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Format: Paperback
Randy Bomer's Time for Meaning is an important resource for all middle and high school teachers, new teachers as well as experienced teachers, and English teachers as well as teachers of all other subjects.

New teachers will find Bomer's book at once comforting and informative. He not only gives teaching strategies, but he also understands, and writes eloquently, about how new teachers will feel, including a chapter called, "the extracurricular life of an English teacher," in which he focuses on teacher's fears and the need to balance a personal life with your teaching career. Bomer dedicates pages to explaining the nerves he felt on his first days of teaching, in such a way that it will not only comfort future teachers, but also help them to avoid making the same mistakes. In the very first line Bomer writes, "I lean against the chalk rail and watch [the students] come in. I know it's a mistake to lean this way" (3), it is a mistake, of course, because he will be covered with chalk; being covered with chalk is a small problem, but this opening line is representative of how Bomer addresses all the problems in the classroom in a warm and personal way.

For new teachers and experienced teachers alike Bomer offers interesting strategies to teach writing, including exercises to bend genre, and semester long projects, like a writer's notebook. He also includes strategies to help students write stories and their own memoirs. Most importantly, as the title suggests, Bomer offers ways to give student

writing meaning, through sharing and classroom publication, which is perhaps the most important way to help students make quality work.

Although English teachers will find much to work with, this book is not only for English teachers.
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Format: Paperback
I read this book during my student teaching experience and found it very helpful and informative. Not only did it deal with the process of learning and how students deal with this, it also gave some excellent ideas for developing lessons and thematic units. Interesting and a quick read!
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Format: Paperback
This book's subtitle is "Crafting Literate Lives in Middle & High School" and the book is the perfect guide for precisely that. Randy Bomer's years of teaching writing shine through, yet he makes it clear that through following his advice, it is possible for any of us, whether a new teacher or old, to be a successful writing teacher. The book thoroughly covers the experience of teaching writing and creating a writing workshop; it covers building a successful writing environment, using writers' notebooks as a key tool in the classroom, working with different genres, learning to be a skilled teacher, and managing your interactions with people other than students. There is a chapter for almost every concern a teacher might have about their students. However, the book does not overwhelm the reader: each chapter is concise and plainly written, and there is a helpful and informative table of contents that even has chapter summaries to help out readers looking for specific subjects.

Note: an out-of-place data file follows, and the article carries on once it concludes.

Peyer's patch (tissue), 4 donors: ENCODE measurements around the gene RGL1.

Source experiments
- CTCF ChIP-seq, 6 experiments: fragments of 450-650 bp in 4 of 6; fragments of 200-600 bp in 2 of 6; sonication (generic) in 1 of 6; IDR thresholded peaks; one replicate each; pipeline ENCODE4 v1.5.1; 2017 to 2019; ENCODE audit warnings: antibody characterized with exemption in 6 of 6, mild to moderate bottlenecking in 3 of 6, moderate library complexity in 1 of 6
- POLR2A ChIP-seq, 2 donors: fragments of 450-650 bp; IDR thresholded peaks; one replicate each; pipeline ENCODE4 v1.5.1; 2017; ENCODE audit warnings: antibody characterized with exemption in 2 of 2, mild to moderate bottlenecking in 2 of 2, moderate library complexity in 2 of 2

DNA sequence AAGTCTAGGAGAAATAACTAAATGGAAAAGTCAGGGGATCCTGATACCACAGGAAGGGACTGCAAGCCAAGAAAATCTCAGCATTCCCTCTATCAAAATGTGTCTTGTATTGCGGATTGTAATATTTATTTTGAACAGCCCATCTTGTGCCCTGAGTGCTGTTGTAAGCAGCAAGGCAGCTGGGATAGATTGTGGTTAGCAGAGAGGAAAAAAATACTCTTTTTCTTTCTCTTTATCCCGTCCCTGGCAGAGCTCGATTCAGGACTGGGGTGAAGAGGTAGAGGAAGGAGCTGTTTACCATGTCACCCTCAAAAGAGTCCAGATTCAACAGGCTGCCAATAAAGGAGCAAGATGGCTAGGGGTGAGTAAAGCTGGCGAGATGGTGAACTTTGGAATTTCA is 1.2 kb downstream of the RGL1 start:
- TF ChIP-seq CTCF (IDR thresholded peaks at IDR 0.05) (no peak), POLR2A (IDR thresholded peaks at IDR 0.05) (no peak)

Someone hoping to learn to be a better writing teacher needs to look no farther than Randy Bomer. There is no doubt that Bomer has several years of experience teaching writing, considering the examples he uses, and no doubt that he is a great teacher. On every page, there are examples from his teaching career that illustrate his points. He states on page 164, "When students are looking for notebook entries that might be important in a memoir, I frequently ask them, 'If you were to pick just one entry that really showed who you were, showed what your life is like, which one would it be?'" Then he goes into detail about a conversation he had with a student, Ellie, whom he asked that exact question. The conversation leads Ellie to figure out exactly what she wants to write for her memoir.